USA - Tennessee 2003
Like most domestic tools, the straight pin is usually considered a useful and innocuous object. I use thousands of them to make aggressive statements referencing handwork, domesticity and the female voice. The finished pieces are beautiful. They are also sharp and dangerous. Like the tiny pins that efficiently perform multiple household tasks, my work suggests more than what meets the eye. “Conflict” physically expresses endured emotional battles.
With my background in fiber art from the School of the Art Institute of Chicago, I am intrigued by the works of George Segal, Edward and Nancy Kienholz, Cathy de Moncheaux, Annette Message, Louise Nevelson, Eva Heese and Ann Hamilton. Finally, the following excerpt, as read not in context, but taken from Anais Nin’s A Spy in the House of Love, 1968, pp. 6-7, sheds light on my ideological treatment of perception.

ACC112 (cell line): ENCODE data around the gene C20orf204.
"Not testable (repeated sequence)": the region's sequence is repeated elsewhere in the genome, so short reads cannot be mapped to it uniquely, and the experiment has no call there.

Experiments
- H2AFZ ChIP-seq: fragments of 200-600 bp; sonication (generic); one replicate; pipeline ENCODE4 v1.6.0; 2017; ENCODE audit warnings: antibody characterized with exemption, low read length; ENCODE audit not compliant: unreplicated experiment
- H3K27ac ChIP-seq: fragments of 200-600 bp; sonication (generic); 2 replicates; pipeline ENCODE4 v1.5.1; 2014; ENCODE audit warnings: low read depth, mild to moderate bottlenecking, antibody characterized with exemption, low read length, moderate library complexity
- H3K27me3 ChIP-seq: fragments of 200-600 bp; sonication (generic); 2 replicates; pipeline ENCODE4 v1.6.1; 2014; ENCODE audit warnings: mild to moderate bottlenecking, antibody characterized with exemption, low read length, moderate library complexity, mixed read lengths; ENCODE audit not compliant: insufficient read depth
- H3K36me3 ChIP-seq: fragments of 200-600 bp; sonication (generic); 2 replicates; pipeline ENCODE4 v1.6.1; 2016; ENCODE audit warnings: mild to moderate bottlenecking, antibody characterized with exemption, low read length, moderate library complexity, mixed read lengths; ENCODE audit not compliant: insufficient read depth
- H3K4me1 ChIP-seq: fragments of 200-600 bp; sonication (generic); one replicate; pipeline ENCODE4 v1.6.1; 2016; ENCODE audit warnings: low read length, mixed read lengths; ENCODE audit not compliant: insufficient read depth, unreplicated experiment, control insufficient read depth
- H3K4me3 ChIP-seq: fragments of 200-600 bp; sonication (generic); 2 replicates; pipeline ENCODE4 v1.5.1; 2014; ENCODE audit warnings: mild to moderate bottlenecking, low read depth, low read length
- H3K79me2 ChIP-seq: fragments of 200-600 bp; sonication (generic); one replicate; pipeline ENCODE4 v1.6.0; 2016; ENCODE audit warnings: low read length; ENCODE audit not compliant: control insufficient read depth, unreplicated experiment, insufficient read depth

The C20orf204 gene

“She was like an actress who must compose a face, an attitude to meet the day…She must redesign the face, smooth the anxious brows, separate the crushed eyelashes, wash off the traces of secret, interior tears, accentuate the mouth as upon a canvas, so it will hold its luxuriant smile. Inner chaos, like those secret volcanoes which suddenly lift the neat furrows of a peacefully plowed field, awaited behind all disorders of face, hair and costume, for a fissure through which to explode.”